Nepal earthquake: Emergency Appeal

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 A Buddha statue is surrounded by debris from a collapsed temple in the UNESCO world heritage site of Bhaktapur on April 26, 2015 in Bhaktapur, Nepal. Photograph: Omar Havana/Getty Images

A Buddha statue is surrounded by debris from a collapsed temple in the UNESCO world heritage site of Bhaktapur on April 26, 2015 in Bhaktapur, Nepal. Photograph: Omar Havana/Getty Images

The Nepal earthquake, measuring 7.9 on the Richter scale, has caused enormous damage and destruction.

More than 5,000 people have been injured. Powerful aftershocks today between Kathmandu and Everest unleashed more avalanches in the Himalayas and caused panic in the capital, where hospital workers stretchered patients out into the street as it was too dangerous treat them indoors.

People are sleeping out in the open in dropping temperatures because their homes have collapsed or they are too afraid to return to them.

“People have not slept all night – they’ve been gathered outside in open spaces to ensure their own safety from the serious aftershocks, which only stopped at 9 o’clock this morning”

“Smaller aftershocks have continued all day. Electricity is out everywhere and the city is in darkness”

“The hospitals are overrun. Hundreds of dead bodies are piled up in each of them, and thousands of injured people are lined up in the streets waiting for care. There simply isn’t the capacity to respond to the need”

 Nepalese people stay outside in tents on the outskirts of Kathmandu, April 26, 2015. AFP: Prakash Singh

Nepalese people stay outside in tents on the outskirts of Kathmandu, April 26, 2015. AFP: Prakash Singh

“Accessing communities in the 21 affected districts is difficult, because travel anywhere is almost impossible. Roads everywhere have either collapsed or have become incredibly dangerous. A former member of parliament was killed in a landslide caused by the earthquake, and everybody has been advised not to travel”

“ActionAid in Nepal has a number of youth and women’s networks all across the country. Five of the districts we work in have been hit by this crisis”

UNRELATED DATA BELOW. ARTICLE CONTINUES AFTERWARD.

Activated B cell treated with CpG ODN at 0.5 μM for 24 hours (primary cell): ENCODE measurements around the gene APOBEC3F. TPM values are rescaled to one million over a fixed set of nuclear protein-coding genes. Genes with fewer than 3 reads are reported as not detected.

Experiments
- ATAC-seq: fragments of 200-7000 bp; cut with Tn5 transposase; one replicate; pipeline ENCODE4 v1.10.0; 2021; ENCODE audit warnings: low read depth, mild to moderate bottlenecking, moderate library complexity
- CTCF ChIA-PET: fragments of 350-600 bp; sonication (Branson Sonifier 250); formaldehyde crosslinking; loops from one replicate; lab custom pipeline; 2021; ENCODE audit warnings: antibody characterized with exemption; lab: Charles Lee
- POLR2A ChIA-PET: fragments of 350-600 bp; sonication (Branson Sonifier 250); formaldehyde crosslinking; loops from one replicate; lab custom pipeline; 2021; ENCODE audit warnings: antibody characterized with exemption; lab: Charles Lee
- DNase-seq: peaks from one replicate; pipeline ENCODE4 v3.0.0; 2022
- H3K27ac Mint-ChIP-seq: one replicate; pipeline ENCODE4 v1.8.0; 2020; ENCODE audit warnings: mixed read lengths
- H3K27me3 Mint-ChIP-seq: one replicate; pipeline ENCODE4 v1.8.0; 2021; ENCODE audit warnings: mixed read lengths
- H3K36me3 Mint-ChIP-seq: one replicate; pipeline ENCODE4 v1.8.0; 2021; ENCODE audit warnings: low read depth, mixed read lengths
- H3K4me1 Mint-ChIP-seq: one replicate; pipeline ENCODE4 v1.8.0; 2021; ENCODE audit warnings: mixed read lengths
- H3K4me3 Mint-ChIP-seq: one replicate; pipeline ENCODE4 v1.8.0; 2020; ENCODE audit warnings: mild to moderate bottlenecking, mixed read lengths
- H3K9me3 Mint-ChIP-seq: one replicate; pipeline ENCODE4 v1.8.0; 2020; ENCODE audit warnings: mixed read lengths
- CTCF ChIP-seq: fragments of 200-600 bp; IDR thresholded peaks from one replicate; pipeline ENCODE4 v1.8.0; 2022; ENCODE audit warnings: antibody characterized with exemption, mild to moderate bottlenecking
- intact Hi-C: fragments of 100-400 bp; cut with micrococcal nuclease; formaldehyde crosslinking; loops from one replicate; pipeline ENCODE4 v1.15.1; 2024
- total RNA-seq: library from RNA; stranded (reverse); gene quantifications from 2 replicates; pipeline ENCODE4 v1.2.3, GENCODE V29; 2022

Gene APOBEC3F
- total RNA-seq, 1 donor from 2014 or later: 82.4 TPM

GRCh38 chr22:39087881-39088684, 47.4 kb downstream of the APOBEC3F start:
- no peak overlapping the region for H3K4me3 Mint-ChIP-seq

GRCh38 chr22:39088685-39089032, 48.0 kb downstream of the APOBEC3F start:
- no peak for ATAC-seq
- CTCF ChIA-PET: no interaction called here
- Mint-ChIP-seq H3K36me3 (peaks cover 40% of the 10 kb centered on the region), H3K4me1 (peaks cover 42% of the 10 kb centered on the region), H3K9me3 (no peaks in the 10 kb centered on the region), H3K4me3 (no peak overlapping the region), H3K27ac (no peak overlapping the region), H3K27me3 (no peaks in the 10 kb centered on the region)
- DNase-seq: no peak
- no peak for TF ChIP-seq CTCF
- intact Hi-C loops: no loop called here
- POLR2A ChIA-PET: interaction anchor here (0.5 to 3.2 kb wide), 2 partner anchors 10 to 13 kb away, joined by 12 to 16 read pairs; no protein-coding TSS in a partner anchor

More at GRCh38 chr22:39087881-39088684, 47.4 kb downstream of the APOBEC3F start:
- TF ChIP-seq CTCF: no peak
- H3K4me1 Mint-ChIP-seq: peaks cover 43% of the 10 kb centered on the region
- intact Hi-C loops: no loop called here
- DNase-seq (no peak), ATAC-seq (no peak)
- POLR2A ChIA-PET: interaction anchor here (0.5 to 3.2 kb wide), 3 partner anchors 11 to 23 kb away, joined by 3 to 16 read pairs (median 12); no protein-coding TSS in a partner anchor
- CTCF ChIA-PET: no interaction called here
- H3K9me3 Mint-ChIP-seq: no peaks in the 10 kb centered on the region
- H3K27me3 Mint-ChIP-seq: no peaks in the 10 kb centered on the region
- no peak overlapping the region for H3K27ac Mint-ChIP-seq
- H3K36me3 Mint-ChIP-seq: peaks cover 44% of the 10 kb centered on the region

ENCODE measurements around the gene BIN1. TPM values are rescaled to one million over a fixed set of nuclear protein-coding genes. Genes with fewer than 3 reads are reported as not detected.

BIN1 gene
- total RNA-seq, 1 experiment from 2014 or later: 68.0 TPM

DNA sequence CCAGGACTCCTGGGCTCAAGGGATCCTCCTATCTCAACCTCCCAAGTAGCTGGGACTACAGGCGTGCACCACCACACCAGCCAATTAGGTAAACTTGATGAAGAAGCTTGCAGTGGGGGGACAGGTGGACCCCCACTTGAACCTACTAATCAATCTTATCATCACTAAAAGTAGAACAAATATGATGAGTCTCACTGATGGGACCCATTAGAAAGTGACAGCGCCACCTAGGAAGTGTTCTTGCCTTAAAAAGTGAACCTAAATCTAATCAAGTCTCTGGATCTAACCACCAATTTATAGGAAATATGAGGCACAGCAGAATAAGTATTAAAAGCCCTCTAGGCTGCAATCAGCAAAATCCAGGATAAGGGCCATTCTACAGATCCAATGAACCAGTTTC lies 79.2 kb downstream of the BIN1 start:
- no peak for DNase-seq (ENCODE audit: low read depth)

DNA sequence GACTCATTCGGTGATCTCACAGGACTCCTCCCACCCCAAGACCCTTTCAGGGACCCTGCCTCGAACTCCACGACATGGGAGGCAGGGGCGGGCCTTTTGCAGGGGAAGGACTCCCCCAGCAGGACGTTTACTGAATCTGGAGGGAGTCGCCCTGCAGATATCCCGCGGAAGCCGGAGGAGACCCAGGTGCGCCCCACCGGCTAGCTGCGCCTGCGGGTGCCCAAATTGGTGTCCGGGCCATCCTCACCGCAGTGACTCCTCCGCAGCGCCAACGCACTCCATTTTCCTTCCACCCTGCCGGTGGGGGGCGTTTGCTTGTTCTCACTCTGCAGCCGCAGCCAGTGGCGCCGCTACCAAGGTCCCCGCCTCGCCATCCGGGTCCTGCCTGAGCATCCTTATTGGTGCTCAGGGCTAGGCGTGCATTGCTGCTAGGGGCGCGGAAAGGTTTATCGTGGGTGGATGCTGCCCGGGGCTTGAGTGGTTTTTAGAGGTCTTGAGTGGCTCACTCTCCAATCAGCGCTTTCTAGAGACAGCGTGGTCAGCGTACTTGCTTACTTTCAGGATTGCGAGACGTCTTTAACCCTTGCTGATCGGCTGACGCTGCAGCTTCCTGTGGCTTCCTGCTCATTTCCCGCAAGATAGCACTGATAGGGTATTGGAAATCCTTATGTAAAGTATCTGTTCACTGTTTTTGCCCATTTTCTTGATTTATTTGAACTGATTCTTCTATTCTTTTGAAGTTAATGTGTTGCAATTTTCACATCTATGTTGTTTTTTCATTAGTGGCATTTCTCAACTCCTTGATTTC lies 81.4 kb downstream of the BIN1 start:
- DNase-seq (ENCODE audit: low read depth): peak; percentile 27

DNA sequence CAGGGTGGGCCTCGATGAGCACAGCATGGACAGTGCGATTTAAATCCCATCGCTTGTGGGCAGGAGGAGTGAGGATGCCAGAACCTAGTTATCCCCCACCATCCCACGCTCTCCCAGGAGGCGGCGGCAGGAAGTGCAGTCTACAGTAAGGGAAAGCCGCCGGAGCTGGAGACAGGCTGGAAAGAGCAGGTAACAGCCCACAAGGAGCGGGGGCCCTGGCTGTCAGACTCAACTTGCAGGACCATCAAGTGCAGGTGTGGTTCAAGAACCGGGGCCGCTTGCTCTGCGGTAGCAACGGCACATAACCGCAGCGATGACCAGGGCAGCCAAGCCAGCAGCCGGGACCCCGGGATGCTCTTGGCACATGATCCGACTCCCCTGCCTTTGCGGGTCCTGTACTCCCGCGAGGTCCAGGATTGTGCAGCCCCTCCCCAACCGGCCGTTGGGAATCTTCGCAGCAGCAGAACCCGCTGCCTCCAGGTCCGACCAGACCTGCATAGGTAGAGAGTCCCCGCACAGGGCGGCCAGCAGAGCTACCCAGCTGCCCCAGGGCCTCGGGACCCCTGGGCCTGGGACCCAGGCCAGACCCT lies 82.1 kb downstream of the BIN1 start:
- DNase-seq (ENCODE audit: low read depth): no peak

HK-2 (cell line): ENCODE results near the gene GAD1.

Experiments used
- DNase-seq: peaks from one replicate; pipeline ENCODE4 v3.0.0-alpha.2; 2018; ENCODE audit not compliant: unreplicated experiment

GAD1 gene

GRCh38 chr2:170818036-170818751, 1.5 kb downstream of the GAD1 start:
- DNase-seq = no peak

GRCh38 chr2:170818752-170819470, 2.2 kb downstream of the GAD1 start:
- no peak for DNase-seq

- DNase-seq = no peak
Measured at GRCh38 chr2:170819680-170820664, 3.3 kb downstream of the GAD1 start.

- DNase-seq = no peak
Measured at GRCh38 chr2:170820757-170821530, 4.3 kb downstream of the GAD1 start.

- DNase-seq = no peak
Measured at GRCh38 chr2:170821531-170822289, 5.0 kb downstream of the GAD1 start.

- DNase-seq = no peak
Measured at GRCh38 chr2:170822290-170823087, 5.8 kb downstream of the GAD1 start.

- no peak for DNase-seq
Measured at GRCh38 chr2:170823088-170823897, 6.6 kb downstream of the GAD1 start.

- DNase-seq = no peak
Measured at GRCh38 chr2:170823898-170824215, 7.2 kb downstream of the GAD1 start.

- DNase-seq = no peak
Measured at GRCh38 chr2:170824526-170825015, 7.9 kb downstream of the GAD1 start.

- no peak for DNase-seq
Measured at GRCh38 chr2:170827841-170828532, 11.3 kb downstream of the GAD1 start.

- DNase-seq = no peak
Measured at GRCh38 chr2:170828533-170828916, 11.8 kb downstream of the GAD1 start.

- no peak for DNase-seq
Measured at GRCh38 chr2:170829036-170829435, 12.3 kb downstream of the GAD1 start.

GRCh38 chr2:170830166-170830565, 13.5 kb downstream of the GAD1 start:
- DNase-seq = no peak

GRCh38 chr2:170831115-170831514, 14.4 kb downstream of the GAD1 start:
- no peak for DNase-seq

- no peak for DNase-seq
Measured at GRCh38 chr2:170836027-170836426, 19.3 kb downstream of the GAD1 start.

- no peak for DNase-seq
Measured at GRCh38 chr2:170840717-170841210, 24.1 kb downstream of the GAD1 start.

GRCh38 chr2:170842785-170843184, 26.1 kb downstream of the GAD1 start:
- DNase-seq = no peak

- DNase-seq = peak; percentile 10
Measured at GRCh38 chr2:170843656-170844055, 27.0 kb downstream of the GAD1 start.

Clothes, drinking water and shelter facilities – particularly for children, young mothers and elderly and disabled people is an immediate and urgent need.

“We’ve activated our networks and are relying at this stage on telecommunications to establish what the needs are in each of the affected areas. As soon as we know what is required, we’ll be responding to the needs identified by communities, which we already know will include food, water and shelter”

“We’ll be ensuring that women’s rights and women’s protection are prioritised in this response. ActionAid’s research indicates that women in Nepal are predisposed to disproportionate impacts of disasters”

“We know that violence against women increases in emergencies, and that it is women who bear the greatest burden when it comes to caring for their communities and families in times of crisis”

“Over the past 24 hours, hundreds of local community groups ranging in size from 150 people to 2000 people have mobilised to support each other to respond to the crisis in a show of incredible strength and resilience. ActionAid is doing all it can to support local responders, who are on the frontline of this response.”

A state of emergency has been declared Many historic landmarks, including the Dharahara tower, have been reduced to rubble following the quake.

ActionAid have released £50k immediately to ensure that the response has the support it needs in the coming days. ActionAid Australia has today launched an emergency appeal to support the relief effort on the ground in Kathmandu. To donate, visit: support.actionaid.org.au/pages/emergency-appeal-aa-nepal-earthquake

Interview with ActionAid spokeswoman Holly Miller: